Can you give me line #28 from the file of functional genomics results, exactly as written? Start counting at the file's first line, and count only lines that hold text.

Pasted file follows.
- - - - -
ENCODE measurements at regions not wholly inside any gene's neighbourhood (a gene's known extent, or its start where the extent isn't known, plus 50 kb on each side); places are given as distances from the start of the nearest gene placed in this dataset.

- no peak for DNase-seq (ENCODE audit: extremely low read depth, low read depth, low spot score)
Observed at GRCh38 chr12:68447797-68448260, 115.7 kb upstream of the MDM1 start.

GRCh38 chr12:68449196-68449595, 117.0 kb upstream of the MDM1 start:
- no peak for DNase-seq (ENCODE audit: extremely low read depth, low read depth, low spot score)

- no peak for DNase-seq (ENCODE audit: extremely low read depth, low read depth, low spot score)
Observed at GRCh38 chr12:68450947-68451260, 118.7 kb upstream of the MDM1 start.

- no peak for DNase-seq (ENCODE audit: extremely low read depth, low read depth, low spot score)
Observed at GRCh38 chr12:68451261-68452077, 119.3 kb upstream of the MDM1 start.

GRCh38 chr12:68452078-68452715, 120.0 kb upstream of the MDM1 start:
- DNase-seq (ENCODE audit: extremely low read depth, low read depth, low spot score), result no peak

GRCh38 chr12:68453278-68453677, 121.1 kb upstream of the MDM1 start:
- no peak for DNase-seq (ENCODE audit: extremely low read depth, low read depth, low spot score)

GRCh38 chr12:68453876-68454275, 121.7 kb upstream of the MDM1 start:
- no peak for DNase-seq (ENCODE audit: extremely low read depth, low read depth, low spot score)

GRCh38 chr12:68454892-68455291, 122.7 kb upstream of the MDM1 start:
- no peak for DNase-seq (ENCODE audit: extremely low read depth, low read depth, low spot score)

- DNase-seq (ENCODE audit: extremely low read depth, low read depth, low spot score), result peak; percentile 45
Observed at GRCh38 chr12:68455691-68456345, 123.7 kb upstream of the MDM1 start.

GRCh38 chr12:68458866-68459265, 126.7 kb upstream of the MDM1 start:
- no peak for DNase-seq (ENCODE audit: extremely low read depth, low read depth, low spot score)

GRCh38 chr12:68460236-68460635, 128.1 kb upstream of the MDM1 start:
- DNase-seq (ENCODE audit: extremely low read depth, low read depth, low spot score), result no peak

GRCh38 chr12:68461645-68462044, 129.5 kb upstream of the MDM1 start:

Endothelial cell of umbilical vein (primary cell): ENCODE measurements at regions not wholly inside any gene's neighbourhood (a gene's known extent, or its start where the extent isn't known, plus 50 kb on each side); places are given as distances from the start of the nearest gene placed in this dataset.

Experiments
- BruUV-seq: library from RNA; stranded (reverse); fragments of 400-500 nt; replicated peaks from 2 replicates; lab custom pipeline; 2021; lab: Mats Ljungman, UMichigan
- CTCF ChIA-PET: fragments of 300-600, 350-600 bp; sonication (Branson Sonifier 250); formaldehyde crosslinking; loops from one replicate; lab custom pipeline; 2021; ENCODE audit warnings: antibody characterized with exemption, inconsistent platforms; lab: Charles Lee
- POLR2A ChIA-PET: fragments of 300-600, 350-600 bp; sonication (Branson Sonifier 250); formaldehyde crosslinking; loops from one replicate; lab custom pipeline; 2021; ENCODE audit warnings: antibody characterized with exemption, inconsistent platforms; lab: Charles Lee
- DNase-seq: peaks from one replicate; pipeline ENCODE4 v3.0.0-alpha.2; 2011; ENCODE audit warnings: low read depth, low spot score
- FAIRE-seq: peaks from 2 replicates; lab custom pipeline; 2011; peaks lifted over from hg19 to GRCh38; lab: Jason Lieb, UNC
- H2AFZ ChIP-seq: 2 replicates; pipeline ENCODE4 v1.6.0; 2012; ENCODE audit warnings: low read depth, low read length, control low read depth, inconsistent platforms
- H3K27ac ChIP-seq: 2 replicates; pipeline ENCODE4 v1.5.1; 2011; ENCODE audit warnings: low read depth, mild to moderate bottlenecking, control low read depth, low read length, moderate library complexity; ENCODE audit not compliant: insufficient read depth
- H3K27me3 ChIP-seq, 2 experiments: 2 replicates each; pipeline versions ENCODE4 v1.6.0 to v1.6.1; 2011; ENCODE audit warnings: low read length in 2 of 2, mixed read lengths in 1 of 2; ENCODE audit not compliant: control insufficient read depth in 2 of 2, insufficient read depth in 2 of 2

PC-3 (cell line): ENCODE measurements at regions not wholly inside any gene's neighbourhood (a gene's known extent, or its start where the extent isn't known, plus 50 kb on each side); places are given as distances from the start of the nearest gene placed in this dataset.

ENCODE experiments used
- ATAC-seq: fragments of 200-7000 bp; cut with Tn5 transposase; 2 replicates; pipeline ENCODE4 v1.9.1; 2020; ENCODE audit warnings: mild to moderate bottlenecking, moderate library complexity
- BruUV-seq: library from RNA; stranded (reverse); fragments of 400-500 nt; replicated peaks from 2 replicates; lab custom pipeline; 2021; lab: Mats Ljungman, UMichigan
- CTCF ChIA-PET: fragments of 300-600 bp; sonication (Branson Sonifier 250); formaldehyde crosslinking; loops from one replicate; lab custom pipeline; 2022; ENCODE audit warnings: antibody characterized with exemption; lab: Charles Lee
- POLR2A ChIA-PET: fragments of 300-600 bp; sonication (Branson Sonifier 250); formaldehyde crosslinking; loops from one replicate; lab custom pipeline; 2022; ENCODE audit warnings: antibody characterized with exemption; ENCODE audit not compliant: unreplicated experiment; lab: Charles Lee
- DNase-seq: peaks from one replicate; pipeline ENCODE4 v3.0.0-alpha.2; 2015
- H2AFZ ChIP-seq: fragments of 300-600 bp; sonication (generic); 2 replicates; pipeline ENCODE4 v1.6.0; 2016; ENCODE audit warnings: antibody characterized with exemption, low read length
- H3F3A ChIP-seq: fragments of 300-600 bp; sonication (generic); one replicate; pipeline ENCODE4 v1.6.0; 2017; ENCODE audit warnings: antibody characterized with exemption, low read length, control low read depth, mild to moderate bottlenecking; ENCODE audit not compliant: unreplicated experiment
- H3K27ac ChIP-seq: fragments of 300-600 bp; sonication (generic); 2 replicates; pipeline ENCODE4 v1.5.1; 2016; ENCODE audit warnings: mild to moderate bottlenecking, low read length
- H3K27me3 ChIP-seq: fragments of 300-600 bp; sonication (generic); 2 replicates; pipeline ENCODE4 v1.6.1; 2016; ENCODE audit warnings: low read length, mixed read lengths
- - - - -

- CTCF ChIA-PET: fragments of 300-600, 350-600 bp; sonication (Branson Sonifier 250); formaldehyde crosslinking; loops from one replicate; lab custom pipeline; 2021; ENCODE audit warnings: antibody characterized with exemption, inconsistent platforms; lab: Charles Lee